This week, K-pop group BTS announced they were enlisting in the military, goats and sheep clashed over salt, and Han Solo came to life in a California bakery.
Here’s what NPR’s pop culture happy hour team was paying attention to — and what you should check out this weekend.
Atlanta, Season 4
I devoted myself to Atlanta from the very first season. I really enjoyed seasons 1 and 2, I was confused by season 3 and going into season 4 I was worried. I watched season 4 – I won’t spoil it for those who walked away before or after season 3 thinking the show was going in a direction they didn’t like. I think season 4 brings back all the things I loved about the show. I followed every episode. I will definitely see them all again. It seems like once they physically brought the characters back to Atlanta, they got the show back on track where I wanted it to be. This season is really fun, really weird and asks a lot of questions. – Ronald Young, Jr.
The Lair of the White Worm
It’s scary season, which means it’s scary movie season. To help get you in the mood, you can go basic and on the nose with your “Halloweens” and your”Exorcists.” I don’t blame you, but I personally like my Halloween viewing a little more baroque — and by baroque I mean more camper than a drag queen in a pop tent.
At this time of year, I tend to feed on Vincent Price and Roger Corman movies because they’re really low-fi, but they’re also a lot. Personally, I would start with The crowas it features three bitchy, trying to outdo each other witch queens, played by Vincent Price, Boris Karloff and Peter Lorre.
But my real recommendation is not a Corman Bailiff cut. This is the funniest and goofiest movie Ken Russell has ever made, the 1988 film, The Lair of the White Worm. In the film, Peter Capaldi is practically a toddler, he’s an archaeologist who unearths a strange giant snake skull on an estate in northern England owned by a Lord Denton, played perfectly by Hugh Grant, who is barely run out of layers in this thing. It exudes undeserved privilege. At one point in the film, the archaeologist wants to visit this cave, where remains have been found. The locals tell him that they have looked into the cave several times but he persists and asks to see it.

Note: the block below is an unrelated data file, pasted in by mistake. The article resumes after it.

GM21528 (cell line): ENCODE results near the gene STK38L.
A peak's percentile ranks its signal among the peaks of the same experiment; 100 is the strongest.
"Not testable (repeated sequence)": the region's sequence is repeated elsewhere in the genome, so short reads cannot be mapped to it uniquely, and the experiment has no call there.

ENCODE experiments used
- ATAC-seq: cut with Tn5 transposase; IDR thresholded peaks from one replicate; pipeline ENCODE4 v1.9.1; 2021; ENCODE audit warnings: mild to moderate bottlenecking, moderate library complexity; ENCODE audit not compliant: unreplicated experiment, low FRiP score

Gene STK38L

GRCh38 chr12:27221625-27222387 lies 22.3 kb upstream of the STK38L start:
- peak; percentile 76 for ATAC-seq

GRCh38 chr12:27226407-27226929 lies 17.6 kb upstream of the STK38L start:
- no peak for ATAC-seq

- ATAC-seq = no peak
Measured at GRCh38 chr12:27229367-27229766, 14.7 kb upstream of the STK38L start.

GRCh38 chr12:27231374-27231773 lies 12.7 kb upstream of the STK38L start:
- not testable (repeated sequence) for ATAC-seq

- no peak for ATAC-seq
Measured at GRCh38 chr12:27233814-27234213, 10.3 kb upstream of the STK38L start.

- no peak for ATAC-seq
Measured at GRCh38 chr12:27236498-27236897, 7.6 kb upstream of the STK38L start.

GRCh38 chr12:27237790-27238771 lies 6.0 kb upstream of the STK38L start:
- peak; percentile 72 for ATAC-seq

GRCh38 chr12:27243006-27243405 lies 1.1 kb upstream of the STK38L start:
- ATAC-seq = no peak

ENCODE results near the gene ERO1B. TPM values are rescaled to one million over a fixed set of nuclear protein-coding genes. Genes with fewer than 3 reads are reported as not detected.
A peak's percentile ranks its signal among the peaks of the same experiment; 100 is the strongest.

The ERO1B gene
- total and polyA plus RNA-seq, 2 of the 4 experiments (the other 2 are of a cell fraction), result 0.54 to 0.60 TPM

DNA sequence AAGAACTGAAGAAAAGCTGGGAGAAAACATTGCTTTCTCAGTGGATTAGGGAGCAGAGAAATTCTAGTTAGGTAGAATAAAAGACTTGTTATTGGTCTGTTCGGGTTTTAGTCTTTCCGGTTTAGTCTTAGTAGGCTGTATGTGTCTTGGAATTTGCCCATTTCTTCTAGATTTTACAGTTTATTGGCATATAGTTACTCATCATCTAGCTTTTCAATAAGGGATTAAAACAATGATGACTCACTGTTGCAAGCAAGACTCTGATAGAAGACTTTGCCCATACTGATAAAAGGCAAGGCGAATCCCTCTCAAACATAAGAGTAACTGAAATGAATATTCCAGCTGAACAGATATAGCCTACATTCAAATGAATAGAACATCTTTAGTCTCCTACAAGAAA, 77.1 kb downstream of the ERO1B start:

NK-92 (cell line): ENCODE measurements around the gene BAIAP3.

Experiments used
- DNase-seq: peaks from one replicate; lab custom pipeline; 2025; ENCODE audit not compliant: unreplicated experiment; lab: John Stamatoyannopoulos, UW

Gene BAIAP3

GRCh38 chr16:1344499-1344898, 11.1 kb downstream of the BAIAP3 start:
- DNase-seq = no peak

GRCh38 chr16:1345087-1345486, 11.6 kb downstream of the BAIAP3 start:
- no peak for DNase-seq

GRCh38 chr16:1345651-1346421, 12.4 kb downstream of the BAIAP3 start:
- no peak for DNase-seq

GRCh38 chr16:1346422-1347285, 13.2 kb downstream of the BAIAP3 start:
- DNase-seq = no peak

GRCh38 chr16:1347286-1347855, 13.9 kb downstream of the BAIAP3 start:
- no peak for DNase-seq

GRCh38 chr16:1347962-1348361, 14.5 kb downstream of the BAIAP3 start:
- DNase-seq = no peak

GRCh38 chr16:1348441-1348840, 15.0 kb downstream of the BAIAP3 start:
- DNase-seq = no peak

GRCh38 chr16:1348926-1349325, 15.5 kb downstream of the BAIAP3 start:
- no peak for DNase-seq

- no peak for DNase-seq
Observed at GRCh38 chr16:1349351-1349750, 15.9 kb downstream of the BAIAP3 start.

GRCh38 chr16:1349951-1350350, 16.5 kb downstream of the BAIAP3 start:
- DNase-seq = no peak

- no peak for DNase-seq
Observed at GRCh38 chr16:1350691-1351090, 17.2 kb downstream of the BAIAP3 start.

The reason for this movie’s season, the reason to watch this movie is Amanda Donohoe’s performance as the immortal leader of a snake cult. They don’t give Oscars for figuring out the damn mission. They don’t give Oscars for exactly what movie you’re in. If they did, The Rock wouldn’t win any this week, but she would get the Thalberg. She’s so funny and so playful and so perfectly suited for the role. The Lair of the White Worm is available to stream on Criterion Channel and elsewhere. –Glen Weldon
Reality TV on ad-supported broadcast networks
Bryan Bedder/Getty Images
What makes me happy this week are some of my discoveries on ad-supported free streaming networks, especially old episodes of Great British Bake Off on the Roku channel and old episodes of Project track on Tubi.
The new discovery, for me, Pastry shop the episodes not only include those that were from the BBC era that Netflix no longer has, but also the first two seasons that the US never even officially got. The Project track the episodes come from a bunch of seasons that didn’t air until the Christian Siriano and Karlie Kloss years. You have to put up with advertisements. They’re not always elegantly inserted, but for me it was worth watching the ads despite occasionally receiving the same ad over and over again. It was worth finding those episodes that I missed before. –Linda Holmes
More Recommendations from the Pop Culture Happy Hour Newsletter
by Linda Holmes
Ethan Hawke and Ewan McGregor are both pretty good at Raymond and Raya film streaming on Apple TV+ which presents them as brothers facing the death of their father.
If you watched the HBO Max documentary series The latest movie stars about Paul Newman and Joanne Woodward – and I hope you did – you’ll be interested to know that some of the same biographical material that was used for the series is also the basis of a posthumous memoir on Newman .
Wonderful writer Alice Wong wrote an article about living with a feeding tubeand I highly recommend him and all his work.
It doesn’t take long to recommend a collection of George Saunders stories, but I enjoyed it very much Liberation Day: Storieswhich is beautifully written but also pleasantly and oddly unsettling in many ways.
NPR’s Pilar Galvan adapted the Pop Culture Happy Hour segment “What’s Making Us Happy” into a digital page. If you like these suggestions, consider subscribe to our newsletter for recommendations each week. And listen to Pop Culture Happy Hour on Apple podcast and Spotify.